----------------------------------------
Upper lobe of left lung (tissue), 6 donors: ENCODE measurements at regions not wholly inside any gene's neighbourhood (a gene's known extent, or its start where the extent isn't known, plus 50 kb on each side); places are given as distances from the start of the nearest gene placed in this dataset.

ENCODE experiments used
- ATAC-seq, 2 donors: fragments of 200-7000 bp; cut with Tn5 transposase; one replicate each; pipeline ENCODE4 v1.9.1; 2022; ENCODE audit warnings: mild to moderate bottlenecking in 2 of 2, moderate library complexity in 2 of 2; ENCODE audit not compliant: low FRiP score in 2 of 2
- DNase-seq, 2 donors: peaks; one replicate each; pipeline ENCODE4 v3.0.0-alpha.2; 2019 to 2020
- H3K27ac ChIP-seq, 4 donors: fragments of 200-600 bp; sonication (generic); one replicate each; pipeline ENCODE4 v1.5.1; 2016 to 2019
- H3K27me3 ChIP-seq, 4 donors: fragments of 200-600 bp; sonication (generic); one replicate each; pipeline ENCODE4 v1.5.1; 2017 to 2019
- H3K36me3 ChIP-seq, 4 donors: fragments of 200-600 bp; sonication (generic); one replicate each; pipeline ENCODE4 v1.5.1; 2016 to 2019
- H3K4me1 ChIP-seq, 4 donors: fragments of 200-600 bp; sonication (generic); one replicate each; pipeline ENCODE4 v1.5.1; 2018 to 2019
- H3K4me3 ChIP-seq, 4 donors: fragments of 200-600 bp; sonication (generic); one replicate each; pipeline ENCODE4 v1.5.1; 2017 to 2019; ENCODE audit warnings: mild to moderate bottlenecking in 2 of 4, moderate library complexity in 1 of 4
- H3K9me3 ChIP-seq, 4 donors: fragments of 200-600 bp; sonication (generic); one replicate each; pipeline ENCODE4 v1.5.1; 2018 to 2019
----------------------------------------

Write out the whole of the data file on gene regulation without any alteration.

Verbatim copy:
Upper lobe of left lung (tissue), 6 donors: ENCODE measurements at regions not wholly inside any gene's neighbourhood (a gene's known extent, or its start where the extent isn't known, plus 50 kb on each side); places are given as distances from the start of the nearest gene placed in this dataset.

ENCODE experiments used
- ATAC-seq, 2 donors: fragments of 200-7000 bp; cut with Tn5 transposase; one replicate each; pipeline ENCODE4 v1.9.1; 2022; ENCODE audit warnings: mild to moderate bottlenecking in 2 of 2, moderate library complexity in 2 of 2; ENCODE audit not compliant: low FRiP score in 2 of 2
- DNase-seq, 2 donors: peaks; one replicate each; pipeline ENCODE4 v3.0.0-alpha.2; 2019 to 2020
- H3K27ac ChIP-seq, 4 donors: fragments of 200-600 bp; sonication (generic); one replicate each; pipeline ENCODE4 v1.5.1; 2016 to 2019
- H3K27me3 ChIP-seq, 4 donors: fragments of 200-600 bp; sonication (generic); one replicate each; pipeline ENCODE4 v1.5.1; 2017 to 2019
- H3K36me3 ChIP-seq, 4 donors: fragments of 200-600 bp; sonication (generic); one replicate each; pipeline ENCODE4 v1.5.1; 2016 to 2019
- H3K4me1 ChIP-seq, 4 donors: fragments of 200-600 bp; sonication (generic); one replicate each; pipeline ENCODE4 v1.5.1; 2018 to 2019
- H3K4me3 ChIP-seq, 4 donors: fragments of 200-600 bp; sonication (generic); one replicate each; pipeline ENCODE4 v1.5.1; 2017 to 2019; ENCODE audit warnings: mild to moderate bottlenecking in 2 of 4, moderate library complexity in 1 of 4
- H3K9me3 ChIP-seq, 4 donors: fragments of 200-600 bp; sonication (generic); one replicate each; pipeline ENCODE4 v1.5.1; 2018 to 2019